It is also important to educate the public about the near certainty that a DIY prenup would have zero legal impact on a future financial settlement. This inevitably sounds like family lawyers wanting to keep challengers off their territory, but it is deeply concerning to see people being given false peace of mind and parting with modest sums of money on a promise of this kind.

There is no point entering into a prenuptial agreement as we are in our early thirties and barely have anything except cars and student debts

When couples marry with a very low asset base or even if they have little more than a mortgaged family home and modest pension provision, the value of a prenuptial agreement is limited. Either their financial settlement on divorce would be determined with reference to need – and pretty modest needs at that – or, if they do increase their wealth substantially, the agreement would somehow have to anticipate that and deal with it fairly, which is practically impossible.

It is perhaps better to focus on individuals for whom a pre or post-nuptial agreement would

actually make a difference, such as:

  • Established entrepreneurs
  • Venture capitalists making a major investment
  • Individuals with an interest in a family trust
  • Couples, even those of modest means, marrying in later life and/or remarrying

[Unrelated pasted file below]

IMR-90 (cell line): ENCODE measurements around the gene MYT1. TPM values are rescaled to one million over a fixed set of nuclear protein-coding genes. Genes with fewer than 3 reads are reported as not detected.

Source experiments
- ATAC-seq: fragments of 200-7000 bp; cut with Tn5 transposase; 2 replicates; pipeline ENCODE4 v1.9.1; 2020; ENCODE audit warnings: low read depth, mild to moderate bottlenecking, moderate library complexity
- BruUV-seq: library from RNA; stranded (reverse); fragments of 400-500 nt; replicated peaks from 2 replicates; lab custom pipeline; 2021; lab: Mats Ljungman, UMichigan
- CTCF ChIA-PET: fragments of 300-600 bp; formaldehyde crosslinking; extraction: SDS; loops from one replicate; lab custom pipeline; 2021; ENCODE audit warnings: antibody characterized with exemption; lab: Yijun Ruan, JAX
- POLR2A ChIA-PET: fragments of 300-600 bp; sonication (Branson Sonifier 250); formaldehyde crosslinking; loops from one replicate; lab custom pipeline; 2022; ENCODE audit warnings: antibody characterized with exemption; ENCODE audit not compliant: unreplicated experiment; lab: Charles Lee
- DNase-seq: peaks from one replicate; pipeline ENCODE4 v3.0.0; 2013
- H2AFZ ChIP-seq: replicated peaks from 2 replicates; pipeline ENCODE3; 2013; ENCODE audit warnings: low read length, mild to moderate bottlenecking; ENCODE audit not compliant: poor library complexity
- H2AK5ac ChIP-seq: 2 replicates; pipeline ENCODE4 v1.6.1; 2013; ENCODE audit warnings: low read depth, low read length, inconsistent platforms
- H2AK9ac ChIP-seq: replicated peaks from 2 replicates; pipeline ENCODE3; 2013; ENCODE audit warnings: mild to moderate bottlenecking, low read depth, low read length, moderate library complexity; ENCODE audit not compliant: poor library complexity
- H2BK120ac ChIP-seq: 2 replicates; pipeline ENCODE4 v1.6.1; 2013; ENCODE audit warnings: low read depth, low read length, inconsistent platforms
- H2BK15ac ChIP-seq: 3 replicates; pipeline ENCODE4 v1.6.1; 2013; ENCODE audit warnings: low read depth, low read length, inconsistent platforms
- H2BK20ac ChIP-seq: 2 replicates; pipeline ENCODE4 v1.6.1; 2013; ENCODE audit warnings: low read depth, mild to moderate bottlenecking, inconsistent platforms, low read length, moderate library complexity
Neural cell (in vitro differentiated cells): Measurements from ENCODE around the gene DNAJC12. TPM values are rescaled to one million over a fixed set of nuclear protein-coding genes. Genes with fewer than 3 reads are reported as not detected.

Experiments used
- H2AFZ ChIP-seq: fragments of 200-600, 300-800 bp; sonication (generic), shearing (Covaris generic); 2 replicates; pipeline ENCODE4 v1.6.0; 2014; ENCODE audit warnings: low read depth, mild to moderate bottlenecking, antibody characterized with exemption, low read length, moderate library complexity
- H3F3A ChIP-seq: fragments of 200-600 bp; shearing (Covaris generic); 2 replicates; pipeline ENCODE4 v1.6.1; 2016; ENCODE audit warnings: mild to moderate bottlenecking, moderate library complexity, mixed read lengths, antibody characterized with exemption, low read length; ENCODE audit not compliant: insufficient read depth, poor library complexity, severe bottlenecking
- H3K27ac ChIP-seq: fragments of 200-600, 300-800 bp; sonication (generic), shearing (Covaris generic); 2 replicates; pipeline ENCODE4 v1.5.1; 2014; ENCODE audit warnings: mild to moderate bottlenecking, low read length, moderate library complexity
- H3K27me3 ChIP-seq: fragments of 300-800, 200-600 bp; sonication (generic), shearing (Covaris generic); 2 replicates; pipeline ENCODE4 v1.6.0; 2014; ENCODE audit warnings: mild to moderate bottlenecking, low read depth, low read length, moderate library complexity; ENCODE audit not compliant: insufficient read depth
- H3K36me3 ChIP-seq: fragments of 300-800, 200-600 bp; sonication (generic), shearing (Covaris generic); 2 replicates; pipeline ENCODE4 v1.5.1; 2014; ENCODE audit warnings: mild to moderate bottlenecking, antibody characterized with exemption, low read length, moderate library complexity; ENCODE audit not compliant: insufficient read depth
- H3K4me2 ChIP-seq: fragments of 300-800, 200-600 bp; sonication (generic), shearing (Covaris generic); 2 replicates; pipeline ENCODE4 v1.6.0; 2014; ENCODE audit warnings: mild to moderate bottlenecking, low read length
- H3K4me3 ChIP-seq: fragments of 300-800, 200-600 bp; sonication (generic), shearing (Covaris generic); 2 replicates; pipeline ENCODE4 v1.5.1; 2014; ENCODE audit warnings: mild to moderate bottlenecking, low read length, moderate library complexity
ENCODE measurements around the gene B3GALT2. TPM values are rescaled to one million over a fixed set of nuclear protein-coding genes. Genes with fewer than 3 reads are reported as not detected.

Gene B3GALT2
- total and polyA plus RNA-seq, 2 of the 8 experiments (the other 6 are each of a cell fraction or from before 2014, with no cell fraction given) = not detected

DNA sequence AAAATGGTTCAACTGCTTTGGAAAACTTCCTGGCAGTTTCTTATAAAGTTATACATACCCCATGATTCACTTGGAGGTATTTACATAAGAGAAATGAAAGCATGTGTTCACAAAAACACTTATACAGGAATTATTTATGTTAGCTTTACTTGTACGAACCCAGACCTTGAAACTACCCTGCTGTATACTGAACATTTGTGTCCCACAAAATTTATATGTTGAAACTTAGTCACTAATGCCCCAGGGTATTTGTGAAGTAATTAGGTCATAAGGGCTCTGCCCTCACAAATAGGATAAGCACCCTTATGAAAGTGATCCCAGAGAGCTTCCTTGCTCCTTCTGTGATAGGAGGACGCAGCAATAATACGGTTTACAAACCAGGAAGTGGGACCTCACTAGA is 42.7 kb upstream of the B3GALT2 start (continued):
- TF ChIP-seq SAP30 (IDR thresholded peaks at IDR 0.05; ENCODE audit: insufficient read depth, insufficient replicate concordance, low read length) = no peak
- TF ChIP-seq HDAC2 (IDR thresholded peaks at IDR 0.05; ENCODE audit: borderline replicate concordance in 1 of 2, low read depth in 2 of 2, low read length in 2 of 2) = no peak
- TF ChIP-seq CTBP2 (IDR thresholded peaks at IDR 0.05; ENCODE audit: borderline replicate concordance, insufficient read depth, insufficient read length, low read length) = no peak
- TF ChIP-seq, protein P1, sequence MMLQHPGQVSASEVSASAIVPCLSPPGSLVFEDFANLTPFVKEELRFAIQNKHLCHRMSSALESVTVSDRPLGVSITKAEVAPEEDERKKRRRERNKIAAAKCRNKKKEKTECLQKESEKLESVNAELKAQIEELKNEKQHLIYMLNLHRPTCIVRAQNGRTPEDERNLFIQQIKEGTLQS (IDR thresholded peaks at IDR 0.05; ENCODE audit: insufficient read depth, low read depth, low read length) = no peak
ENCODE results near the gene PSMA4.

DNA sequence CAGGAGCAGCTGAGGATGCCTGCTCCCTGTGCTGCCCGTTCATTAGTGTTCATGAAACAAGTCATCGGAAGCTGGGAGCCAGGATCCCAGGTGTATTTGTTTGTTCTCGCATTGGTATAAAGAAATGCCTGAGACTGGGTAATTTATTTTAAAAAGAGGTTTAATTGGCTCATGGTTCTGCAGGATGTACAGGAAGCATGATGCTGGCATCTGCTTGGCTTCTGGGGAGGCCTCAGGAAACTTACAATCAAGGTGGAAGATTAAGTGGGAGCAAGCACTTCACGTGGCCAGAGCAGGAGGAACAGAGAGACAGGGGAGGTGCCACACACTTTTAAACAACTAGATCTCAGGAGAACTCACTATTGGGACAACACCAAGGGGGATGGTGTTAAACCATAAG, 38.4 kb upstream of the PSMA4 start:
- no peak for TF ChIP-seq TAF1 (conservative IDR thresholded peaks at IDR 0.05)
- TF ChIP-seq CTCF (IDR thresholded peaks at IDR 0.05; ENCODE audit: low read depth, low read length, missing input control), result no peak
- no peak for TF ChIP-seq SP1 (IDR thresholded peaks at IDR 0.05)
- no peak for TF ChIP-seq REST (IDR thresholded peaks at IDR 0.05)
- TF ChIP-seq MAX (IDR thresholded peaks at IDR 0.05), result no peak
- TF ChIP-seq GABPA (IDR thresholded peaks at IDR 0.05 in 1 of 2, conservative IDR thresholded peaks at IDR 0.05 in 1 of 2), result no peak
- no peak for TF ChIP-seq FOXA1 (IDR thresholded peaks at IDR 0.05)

• Couples who have already entered into an overseas prenuptial agreement but have relocated to England or Wales
  • Individuals who have inherited or have likely inheritance prospects

I don’t want to negotiate about finances while preparing for my wedding

It is often said that the British don’t like to talk about money. However, establishing some form of financial disclosure and finalising terms need not be awkward. In the vast majority of prenups cases I have handled, it just isn’t like that.

The process is handled in a professional, non-emotional way. Using experienced lawyers empowers lay clients to distance themselves from their prenuptial agreement in a way that gives them space to negotiate terms without that impacting upon their personal relationships.

I find that this works best when the process is begun a long way in advance of any wedding date.

Taking pre-nups to the people

I would suggest that prenuptial agreements will not become truly widespread in this country until a statutory scheme of recognition and safeguards come into law and there are no signs that this will happen any time soon.

In the meantime, family lawyers can help individuals who would genuinely benefit from a marital agreement of some form overcome preconceptions and invest in future certainty by:

  • Marketing them realistically – if we try to say that almost anyone could benefit from a prenuptial agreement, we are unlikely to be taken seriously
  • Being upfront about what a prenup or postnup can or cannot do – anecdotally, people’s preconceived ideas range from “prenups aren’t valid here” to a belief that they can reliably eliminate financial claims on divorce, neither of which is true
  • Getting the message out there that the process takes time and should be an integral part of early wedding planning, not a last minute purchase

Blog, talk about them and start a conversation with a contact. You never know what might come back.


[1] A Barlow and J Smithson, “Is Modern Marriage a Bargain? Exploring perceptions of prenuptial agreements in England and Wales” [2012] 74(3) Child and Family Law Quarterly 305, cited in Matrimonial Property, Needs and Agreements Law Comm (No 343), (2014), p78